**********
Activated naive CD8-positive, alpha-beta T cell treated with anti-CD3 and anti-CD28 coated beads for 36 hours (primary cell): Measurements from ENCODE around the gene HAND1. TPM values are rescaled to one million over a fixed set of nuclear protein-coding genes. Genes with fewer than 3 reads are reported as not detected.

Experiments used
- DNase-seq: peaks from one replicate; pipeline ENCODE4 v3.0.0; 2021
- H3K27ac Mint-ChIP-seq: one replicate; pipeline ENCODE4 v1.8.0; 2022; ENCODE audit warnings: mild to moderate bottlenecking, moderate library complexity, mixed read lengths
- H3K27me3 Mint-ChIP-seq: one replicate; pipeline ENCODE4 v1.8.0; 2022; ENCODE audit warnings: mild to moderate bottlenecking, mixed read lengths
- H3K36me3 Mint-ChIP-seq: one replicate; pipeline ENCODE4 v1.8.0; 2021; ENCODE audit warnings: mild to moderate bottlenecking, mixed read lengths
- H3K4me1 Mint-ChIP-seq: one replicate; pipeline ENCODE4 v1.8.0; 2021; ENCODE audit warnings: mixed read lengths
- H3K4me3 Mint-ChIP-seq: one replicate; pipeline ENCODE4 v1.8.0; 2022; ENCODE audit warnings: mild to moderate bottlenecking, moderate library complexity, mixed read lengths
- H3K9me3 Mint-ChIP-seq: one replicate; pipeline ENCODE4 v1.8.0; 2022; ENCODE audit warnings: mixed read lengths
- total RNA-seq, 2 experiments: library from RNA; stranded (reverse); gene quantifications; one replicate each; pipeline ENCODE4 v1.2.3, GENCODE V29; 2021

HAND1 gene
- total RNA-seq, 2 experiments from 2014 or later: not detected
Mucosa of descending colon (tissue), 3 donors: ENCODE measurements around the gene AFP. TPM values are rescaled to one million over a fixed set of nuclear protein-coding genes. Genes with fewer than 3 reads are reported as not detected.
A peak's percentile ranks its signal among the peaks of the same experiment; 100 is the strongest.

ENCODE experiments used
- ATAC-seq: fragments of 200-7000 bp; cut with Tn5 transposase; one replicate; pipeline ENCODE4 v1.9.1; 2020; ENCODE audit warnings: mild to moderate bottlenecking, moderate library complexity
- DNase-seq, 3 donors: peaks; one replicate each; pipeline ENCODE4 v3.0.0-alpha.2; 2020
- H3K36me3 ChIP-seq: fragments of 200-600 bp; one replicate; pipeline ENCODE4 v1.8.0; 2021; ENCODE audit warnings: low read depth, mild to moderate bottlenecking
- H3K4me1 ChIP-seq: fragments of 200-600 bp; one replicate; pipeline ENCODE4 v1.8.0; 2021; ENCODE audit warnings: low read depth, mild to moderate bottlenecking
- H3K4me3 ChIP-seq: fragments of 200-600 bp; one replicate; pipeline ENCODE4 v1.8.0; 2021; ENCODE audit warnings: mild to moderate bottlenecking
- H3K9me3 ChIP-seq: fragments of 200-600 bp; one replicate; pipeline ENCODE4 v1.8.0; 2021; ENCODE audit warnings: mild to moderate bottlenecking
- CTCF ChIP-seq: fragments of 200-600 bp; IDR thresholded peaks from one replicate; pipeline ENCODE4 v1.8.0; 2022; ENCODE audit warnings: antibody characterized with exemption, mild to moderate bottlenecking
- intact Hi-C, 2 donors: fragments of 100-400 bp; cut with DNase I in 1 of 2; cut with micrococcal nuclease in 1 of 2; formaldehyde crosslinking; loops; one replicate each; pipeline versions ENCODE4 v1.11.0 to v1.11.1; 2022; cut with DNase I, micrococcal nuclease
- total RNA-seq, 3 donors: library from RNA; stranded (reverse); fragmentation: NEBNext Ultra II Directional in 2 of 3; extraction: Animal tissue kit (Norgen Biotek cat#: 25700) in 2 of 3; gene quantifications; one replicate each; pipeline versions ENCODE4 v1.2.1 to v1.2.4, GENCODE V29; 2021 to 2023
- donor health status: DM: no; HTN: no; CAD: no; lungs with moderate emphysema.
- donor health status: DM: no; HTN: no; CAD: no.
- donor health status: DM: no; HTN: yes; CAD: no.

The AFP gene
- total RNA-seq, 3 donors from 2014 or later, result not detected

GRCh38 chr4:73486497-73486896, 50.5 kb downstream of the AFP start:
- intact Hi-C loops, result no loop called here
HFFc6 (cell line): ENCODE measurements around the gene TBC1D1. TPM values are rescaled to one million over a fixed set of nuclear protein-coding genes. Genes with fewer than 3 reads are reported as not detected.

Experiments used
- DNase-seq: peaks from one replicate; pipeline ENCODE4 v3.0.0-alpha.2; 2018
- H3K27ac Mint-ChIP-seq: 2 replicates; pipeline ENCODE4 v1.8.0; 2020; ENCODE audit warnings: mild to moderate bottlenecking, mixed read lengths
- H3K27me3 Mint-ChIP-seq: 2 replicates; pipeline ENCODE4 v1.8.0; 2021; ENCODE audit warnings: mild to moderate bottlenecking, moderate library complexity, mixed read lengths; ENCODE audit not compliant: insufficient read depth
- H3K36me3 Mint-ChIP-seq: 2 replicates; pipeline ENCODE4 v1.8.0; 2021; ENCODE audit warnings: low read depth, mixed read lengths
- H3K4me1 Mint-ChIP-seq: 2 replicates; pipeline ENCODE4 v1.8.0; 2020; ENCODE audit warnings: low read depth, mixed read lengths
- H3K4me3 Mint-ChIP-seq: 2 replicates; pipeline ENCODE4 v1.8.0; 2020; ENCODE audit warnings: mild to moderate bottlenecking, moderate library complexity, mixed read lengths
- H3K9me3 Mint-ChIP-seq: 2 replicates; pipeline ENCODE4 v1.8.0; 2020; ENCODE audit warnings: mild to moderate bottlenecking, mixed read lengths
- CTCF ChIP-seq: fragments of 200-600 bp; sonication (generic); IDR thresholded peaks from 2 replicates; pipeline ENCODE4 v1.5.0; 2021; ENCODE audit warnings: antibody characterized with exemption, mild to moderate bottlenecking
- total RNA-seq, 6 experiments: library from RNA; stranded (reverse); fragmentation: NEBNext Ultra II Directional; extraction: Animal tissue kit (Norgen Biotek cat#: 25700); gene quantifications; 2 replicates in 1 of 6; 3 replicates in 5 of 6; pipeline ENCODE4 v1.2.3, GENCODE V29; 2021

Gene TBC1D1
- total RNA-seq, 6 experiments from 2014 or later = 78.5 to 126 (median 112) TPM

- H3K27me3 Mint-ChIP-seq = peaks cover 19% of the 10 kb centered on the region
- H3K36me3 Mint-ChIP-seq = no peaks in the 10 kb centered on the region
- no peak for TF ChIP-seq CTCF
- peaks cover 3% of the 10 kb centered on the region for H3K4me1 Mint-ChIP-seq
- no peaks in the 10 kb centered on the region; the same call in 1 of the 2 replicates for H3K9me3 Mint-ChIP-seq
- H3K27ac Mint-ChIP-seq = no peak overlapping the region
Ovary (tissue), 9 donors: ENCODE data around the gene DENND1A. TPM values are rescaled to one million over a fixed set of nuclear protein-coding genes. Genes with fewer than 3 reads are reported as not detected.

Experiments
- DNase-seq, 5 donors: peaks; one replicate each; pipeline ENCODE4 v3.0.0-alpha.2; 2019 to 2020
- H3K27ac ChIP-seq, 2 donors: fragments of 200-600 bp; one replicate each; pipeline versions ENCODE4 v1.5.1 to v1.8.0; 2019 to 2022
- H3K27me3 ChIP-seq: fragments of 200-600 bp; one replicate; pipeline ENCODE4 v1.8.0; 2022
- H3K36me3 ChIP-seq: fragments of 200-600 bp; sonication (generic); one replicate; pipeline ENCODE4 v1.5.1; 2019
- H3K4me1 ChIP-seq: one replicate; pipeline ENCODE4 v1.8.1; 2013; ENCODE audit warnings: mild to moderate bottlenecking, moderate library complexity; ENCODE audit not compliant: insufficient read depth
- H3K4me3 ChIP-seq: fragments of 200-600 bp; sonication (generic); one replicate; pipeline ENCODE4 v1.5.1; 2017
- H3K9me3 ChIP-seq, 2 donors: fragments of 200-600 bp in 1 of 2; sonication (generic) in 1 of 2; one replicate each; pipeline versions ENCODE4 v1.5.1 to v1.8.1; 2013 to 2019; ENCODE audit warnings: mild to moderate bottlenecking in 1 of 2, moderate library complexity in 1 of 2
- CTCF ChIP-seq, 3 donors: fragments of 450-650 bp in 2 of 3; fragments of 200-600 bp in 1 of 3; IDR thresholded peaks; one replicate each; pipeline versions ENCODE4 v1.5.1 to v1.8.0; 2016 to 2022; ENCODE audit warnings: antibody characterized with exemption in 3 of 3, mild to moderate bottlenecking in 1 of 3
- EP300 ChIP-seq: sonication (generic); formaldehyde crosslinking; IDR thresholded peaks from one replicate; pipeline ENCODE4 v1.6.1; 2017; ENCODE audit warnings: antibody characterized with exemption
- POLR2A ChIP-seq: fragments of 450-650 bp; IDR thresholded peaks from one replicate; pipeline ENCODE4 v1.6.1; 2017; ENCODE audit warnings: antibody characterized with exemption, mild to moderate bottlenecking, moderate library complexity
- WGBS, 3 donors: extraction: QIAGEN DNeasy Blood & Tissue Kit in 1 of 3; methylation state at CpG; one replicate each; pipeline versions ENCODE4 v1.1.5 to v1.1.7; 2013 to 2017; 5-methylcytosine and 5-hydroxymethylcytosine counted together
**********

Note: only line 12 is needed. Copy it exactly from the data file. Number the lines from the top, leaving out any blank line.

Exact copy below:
- total RNA-seq, 2 experiments from 2014 or later: not detected